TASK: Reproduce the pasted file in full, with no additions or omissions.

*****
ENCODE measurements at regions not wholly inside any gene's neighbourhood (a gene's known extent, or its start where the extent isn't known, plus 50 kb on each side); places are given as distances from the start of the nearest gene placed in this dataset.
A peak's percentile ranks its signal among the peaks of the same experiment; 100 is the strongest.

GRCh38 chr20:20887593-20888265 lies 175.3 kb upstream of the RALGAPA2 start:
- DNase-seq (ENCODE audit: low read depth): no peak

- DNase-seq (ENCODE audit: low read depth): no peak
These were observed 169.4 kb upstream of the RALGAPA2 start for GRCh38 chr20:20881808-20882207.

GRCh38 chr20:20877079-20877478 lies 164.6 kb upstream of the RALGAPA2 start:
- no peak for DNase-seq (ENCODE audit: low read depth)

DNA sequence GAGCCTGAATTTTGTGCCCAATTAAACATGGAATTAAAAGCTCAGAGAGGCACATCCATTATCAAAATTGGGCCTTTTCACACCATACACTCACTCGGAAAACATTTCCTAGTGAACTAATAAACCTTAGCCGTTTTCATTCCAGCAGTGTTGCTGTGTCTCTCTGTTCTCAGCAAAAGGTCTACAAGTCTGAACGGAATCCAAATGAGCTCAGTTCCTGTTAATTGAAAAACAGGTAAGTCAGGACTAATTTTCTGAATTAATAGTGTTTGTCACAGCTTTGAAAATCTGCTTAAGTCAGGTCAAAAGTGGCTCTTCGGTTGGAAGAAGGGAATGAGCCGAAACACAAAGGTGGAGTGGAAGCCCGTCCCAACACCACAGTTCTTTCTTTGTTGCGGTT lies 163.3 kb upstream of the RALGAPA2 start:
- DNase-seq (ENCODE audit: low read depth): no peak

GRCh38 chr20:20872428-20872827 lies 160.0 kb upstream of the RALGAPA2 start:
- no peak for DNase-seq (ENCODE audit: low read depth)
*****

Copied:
ENCODE measurements at regions not wholly inside any gene's neighbourhood (a gene's known extent, or its start where the extent isn't known, plus 50 kb on each side); places are given as distances from the start of the nearest gene placed in this dataset.
A peak's percentile ranks its signal among the peaks of the same experiment; 100 is the strongest.

GRCh38 chr20:20887593-20888265 lies 175.3 kb upstream of the RALGAPA2 start:
- DNase-seq (ENCODE audit: low read depth): no peak

- DNase-seq (ENCODE audit: low read depth): no peak
These were observed 169.4 kb upstream of the RALGAPA2 start for GRCh38 chr20:20881808-20882207.

GRCh38 chr20:20877079-20877478 lies 164.6 kb upstream of the RALGAPA2 start:
- no peak for DNase-seq (ENCODE audit: low read depth)

DNA sequence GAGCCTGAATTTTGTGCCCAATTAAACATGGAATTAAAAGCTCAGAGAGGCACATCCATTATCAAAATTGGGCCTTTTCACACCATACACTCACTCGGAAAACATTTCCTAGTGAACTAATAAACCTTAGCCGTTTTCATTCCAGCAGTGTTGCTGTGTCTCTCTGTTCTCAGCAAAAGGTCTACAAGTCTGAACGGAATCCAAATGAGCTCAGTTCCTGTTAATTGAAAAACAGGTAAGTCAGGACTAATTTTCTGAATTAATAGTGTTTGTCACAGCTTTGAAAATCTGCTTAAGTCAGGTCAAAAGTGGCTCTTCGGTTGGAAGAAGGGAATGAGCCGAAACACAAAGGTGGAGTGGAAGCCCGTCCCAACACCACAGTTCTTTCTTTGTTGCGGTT lies 163.3 kb upstream of the RALGAPA2 start:
- DNase-seq (ENCODE audit: low read depth): no peak

GRCh38 chr20:20872428-20872827 lies 160.0 kb upstream of the RALGAPA2 start:
- no peak for DNase-seq (ENCODE audit: low read depth)